There’s a story in the news this week that’s like a perfect storm of things that push the culture-war buttons of conservative Americans. Michelle Kosilek, who is transgendered and formerly named Robert Kosilek was convicted of the murder of his wife in 1990 and is serving a life sentence. Kosilek has been fighting in court for years to receive gender-reassignment surgery courtesy of the state. Following a more than decade-long legal battle, a judge last week ordered the state to perform the surgery, on cruel-and-unusual-punishment grounds.
This case is like the sum of all right-wing fears. Not only is it the soft-on-crime coddling of a convicted murderer, but it involves non-traditional sexual practices. And on top of that, the surgery would be done with taxpayer money.
It’s the sort of thing seemingly designed to make Bill O’Reilly’s head explode. Check out the comments on any newspaper story about this case—the only thing that would draw more outrage, I’d imagine, is if Kosilek were Muslim, or an illegal immigrant.
My argument isn’t necessarily that I’m in favor of or against the ruling. I’m not a lawyer, and I’m not especially familiar with the statutes, precedents and legal doctrines at play in this particular case.
On the one hand, a convicted wife-killer may not be the most ideal example for the case for transgender rights. On the other, I’ve heard it argued that state-mandated sex changes are irresponsible at a time when the government is running trillion-dollar budget deficits. Yeah, I’m not so sure avoiding the low five-figure cost of such a surgery would make much of a dent in the deficit.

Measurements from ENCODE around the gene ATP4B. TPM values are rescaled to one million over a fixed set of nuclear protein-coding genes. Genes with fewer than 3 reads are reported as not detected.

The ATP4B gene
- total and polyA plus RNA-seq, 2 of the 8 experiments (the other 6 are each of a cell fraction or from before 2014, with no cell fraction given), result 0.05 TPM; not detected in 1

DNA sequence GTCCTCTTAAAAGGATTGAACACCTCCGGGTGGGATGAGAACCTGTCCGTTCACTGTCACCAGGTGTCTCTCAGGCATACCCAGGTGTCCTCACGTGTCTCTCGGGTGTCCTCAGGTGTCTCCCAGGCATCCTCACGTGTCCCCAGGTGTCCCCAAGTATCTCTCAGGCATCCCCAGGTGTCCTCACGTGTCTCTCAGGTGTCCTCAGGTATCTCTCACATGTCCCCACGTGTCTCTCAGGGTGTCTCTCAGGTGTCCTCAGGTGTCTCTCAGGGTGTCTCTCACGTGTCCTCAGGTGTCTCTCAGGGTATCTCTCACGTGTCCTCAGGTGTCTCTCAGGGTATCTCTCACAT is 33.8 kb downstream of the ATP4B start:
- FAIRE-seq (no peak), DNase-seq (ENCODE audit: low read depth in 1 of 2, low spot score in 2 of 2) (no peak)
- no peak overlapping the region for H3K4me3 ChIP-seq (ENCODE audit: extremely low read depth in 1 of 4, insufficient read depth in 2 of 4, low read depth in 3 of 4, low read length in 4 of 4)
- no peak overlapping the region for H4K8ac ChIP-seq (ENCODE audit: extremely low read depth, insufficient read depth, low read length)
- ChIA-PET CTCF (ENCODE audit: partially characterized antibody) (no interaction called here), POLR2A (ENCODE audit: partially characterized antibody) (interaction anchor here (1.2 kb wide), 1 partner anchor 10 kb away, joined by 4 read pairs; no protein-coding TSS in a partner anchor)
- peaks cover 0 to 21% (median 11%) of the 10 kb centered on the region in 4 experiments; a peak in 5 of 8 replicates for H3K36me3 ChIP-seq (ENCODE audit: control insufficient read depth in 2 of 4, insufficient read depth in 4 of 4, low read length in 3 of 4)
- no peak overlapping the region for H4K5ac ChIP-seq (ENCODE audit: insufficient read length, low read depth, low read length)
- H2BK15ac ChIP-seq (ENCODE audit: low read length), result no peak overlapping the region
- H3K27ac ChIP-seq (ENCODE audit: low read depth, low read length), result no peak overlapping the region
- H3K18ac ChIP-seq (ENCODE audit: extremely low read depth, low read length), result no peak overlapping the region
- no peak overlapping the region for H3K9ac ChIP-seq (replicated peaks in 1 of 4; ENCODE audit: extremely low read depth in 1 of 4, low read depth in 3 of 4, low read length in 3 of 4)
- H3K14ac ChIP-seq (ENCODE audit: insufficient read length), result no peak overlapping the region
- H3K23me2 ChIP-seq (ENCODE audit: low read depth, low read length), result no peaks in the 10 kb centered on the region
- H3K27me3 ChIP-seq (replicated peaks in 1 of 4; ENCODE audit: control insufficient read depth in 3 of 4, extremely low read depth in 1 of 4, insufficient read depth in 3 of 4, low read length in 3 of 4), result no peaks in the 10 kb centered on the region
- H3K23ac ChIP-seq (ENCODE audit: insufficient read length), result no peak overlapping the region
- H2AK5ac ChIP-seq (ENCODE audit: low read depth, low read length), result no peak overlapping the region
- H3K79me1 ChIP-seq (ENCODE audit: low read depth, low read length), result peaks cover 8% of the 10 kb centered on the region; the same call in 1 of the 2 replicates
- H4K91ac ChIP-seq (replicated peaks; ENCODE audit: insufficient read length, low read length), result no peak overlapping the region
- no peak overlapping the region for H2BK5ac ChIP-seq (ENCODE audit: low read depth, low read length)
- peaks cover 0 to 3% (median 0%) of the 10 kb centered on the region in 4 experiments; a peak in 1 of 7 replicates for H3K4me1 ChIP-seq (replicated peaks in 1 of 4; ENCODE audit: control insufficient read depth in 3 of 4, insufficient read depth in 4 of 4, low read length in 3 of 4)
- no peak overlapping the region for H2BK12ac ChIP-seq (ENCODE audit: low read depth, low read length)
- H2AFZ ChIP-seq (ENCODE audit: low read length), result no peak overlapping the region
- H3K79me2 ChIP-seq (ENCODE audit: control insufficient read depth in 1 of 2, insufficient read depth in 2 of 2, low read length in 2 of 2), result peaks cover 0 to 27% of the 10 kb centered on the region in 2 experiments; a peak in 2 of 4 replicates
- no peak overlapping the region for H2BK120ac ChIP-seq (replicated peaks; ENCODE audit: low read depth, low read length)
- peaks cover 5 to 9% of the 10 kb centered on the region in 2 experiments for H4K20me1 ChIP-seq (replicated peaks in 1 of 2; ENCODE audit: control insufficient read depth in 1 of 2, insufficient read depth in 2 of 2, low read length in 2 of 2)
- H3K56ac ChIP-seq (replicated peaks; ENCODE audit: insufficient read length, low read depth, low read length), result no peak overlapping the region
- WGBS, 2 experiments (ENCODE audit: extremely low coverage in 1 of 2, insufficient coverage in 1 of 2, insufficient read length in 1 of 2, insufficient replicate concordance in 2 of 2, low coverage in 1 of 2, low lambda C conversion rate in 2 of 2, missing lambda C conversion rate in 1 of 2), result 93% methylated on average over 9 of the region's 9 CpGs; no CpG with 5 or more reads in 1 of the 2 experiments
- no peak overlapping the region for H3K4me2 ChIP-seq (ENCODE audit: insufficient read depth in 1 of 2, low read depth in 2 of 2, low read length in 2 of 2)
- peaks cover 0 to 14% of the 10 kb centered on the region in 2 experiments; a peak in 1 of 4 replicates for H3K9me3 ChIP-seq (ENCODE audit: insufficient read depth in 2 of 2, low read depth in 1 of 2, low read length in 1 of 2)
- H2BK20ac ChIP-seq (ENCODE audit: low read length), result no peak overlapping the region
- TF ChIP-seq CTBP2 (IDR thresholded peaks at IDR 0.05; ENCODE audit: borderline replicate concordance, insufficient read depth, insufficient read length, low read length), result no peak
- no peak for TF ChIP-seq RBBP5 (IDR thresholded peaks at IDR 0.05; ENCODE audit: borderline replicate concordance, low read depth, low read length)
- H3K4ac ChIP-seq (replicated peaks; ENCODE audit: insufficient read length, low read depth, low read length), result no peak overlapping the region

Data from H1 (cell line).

Whenever someone argues that “I don’t want my tax money paying for THAT,” my response is usually that everyone who pays taxes pays for things of which they personally disapprove. Pacifists pay for wars and drone strikes. Stoners pay for drug enforcement. America’s biggest racists end up paying for federal affirmative-action programs, while taxpayer money from Eagles fans goes to pay for the Steelers stadium. In a society in which there’s a government that provides any services at all, that’s just the way it goes.
My other response is: What if Kosilek doesn’t get the surgery? She’s still going to spend the rest of her life in prison, at a pretty exorbitant taxpayer cost.
A sort of unspoken social compact was reached at some point in the early Clinton years: We as a society are going to put more people in prison for longer periods of time, and in exchange for that, there’s going to be less crime. And yes, despite the terrible carnage we’ve seen in Philadelphia and in other cities in recent years, there is considerably less crime now than there was 25 years ago.
The upside is, of course, less crime, while the downside is that a lot of people—especially nonviolent drug offenders—are behind bars for much longer than they probably should be, and rehabilitation is less of a goal than ever. In judging by the virtual absence of any crime discussion at either national political convention this year, it appears both political parties are happy with this arrangement and have little interest in changing it.
Another part of this, one that’s all but invisible in political discourse, is that with more and more people in prison, taxpayers are paying to clothe, feed and house tens of thousands of prisoners, not to mention pay for their health care.
And the cost of doing that, even in one prison, so dwarfs the cost of one prisoner’s gender reassignment surgery—however controversial—that it’s all but statistically insignificant.